There are certain aspects of a divorce decree that can be modified later and certain aspects that cannot. Issues regarding the children (conservatorship, possession and access, child support, health insurance, and almost any other issues related to the children) can be addressed in a modification. To modify, one party needs to file a Petition to Modify Parent-Child Relationship. There is no waiting period for a modification, so if the parties are in agreement, a modification order can be entered almost immediately after the petition is filed. If the parties are not in agreement, the case would follow the standard child custody case procedures.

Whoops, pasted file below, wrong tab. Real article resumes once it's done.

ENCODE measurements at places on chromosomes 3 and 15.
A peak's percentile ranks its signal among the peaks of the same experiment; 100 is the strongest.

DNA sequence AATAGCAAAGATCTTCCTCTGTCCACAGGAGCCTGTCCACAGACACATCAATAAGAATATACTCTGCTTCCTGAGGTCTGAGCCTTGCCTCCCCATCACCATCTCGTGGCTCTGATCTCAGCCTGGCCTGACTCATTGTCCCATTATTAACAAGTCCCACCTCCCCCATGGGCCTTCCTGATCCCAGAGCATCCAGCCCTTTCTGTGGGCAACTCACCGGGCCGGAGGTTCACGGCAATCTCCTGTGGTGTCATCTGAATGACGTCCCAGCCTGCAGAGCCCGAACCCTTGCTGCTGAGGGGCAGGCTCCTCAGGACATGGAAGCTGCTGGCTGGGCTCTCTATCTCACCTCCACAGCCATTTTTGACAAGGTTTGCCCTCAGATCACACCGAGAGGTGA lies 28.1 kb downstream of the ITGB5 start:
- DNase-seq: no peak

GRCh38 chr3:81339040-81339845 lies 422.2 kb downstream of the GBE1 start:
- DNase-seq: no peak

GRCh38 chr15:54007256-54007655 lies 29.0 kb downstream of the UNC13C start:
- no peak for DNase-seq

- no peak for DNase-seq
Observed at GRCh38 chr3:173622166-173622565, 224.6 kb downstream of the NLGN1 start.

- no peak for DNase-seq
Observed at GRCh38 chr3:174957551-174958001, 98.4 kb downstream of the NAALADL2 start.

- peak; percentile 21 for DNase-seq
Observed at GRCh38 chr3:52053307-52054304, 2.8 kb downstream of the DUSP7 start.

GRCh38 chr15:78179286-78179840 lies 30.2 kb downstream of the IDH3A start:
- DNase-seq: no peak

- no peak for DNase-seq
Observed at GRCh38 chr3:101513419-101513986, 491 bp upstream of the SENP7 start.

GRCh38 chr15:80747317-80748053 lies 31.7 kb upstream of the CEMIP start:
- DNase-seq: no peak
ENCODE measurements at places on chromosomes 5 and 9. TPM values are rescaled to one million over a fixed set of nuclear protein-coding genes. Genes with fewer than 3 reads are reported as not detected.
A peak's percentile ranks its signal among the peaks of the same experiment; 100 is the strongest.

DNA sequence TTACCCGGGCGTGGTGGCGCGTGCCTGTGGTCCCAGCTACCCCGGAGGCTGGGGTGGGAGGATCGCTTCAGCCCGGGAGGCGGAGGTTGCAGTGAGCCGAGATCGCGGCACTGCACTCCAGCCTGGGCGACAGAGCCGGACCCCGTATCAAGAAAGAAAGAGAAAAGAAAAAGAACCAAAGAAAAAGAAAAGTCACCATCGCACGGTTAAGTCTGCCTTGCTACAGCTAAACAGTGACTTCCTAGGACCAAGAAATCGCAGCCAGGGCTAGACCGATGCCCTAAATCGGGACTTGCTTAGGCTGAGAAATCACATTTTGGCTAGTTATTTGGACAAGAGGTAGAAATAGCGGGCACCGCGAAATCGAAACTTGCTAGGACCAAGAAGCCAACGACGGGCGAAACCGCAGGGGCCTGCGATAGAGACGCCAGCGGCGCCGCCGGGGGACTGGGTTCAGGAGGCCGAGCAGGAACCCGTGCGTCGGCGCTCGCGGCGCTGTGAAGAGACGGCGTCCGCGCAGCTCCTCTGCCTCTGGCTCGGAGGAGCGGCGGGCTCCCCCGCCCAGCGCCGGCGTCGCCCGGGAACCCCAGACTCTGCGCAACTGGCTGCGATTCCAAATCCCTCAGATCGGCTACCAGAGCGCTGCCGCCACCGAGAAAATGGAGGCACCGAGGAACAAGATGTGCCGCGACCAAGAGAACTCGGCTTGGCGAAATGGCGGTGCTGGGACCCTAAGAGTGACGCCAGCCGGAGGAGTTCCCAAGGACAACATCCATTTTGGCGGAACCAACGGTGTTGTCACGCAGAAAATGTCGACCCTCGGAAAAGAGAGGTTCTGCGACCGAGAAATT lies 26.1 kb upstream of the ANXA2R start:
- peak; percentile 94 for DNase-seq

You cannot, however, modify property or debt division from a divorce decree. For this reason, property and debt division should never be tied to child support or custody issues. (For example, if one party agrees to take a smaller piece of the pie in the property division in exchange for receiving higher monthly child support, this would be a huge mistake. The monthly child support amount can always be modified later, but the person who took the smaller piece of the property pie can never go back and reclaim what was rightfully his or hers.) This is also a very key reason why parties should consult with attorneys before agreeing on property or debt issues in a divorce. I have seen it time and time again where someone makes a critical mistake with regards to property (usually a house) in a pro se divorce decree. They have no way of fixing the problem down the road because you cannot modify a decree on that issue.